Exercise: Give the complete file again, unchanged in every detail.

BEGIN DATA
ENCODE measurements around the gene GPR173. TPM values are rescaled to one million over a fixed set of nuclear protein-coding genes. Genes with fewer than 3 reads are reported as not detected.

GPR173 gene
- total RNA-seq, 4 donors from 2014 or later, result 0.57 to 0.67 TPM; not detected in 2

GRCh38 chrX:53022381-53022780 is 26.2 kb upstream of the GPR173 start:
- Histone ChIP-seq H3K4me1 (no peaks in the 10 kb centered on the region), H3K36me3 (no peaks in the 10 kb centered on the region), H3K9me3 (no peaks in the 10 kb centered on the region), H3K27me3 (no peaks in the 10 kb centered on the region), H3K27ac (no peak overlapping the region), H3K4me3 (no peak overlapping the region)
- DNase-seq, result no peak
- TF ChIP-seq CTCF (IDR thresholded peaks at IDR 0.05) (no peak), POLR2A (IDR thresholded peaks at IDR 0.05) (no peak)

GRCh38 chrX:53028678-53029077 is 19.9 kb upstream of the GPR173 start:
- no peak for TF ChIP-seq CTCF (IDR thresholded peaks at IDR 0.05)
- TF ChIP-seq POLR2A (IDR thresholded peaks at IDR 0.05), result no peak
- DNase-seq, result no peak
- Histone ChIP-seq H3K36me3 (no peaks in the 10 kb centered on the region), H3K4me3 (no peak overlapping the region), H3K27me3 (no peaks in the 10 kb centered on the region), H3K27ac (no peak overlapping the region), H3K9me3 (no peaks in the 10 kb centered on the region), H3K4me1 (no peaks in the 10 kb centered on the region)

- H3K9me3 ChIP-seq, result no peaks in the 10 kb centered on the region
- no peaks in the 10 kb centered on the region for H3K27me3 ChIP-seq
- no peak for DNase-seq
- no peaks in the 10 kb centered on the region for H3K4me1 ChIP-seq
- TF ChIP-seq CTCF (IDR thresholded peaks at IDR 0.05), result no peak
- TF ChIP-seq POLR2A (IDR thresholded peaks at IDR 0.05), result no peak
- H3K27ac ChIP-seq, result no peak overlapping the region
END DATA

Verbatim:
ENCODE measurements around the gene GPR173. TPM values are rescaled to one million over a fixed set of nuclear protein-coding genes. Genes with fewer than 3 reads are reported as not detected.

GPR173 gene
- total RNA-seq, 4 donors from 2014 or later, result 0.57 to 0.67 TPM; not detected in 2

GRCh38 chrX:53022381-53022780 is 26.2 kb upstream of the GPR173 start:
- Histone ChIP-seq H3K4me1 (no peaks in the 10 kb centered on the region), H3K36me3 (no peaks in the 10 kb centered on the region), H3K9me3 (no peaks in the 10 kb centered on the region), H3K27me3 (no peaks in the 10 kb centered on the region), H3K27ac (no peak overlapping the region), H3K4me3 (no peak overlapping the region)
- DNase-seq, result no peak
- TF ChIP-seq CTCF (IDR thresholded peaks at IDR 0.05) (no peak), POLR2A (IDR thresholded peaks at IDR 0.05) (no peak)

GRCh38 chrX:53028678-53029077 is 19.9 kb upstream of the GPR173 start:
- no peak for TF ChIP-seq CTCF (IDR thresholded peaks at IDR 0.05)
- TF ChIP-seq POLR2A (IDR thresholded peaks at IDR 0.05), result no peak
- DNase-seq, result no peak
- Histone ChIP-seq H3K36me3 (no peaks in the 10 kb centered on the region), H3K4me3 (no peak overlapping the region), H3K27me3 (no peaks in the 10 kb centered on the region), H3K27ac (no peak overlapping the region), H3K9me3 (no peaks in the 10 kb centered on the region), H3K4me1 (no peaks in the 10 kb centered on the region)

- H3K9me3 ChIP-seq, result no peaks in the 10 kb centered on the region
- no peaks in the 10 kb centered on the region for H3K27me3 ChIP-seq
- no peak for DNase-seq
- no peaks in the 10 kb centered on the region for H3K4me1 ChIP-seq
- TF ChIP-seq CTCF (IDR thresholded peaks at IDR 0.05), result no peak
- TF ChIP-seq POLR2A (IDR thresholded peaks at IDR 0.05), result no peak
- H3K27ac ChIP-seq, result no peak overlapping the region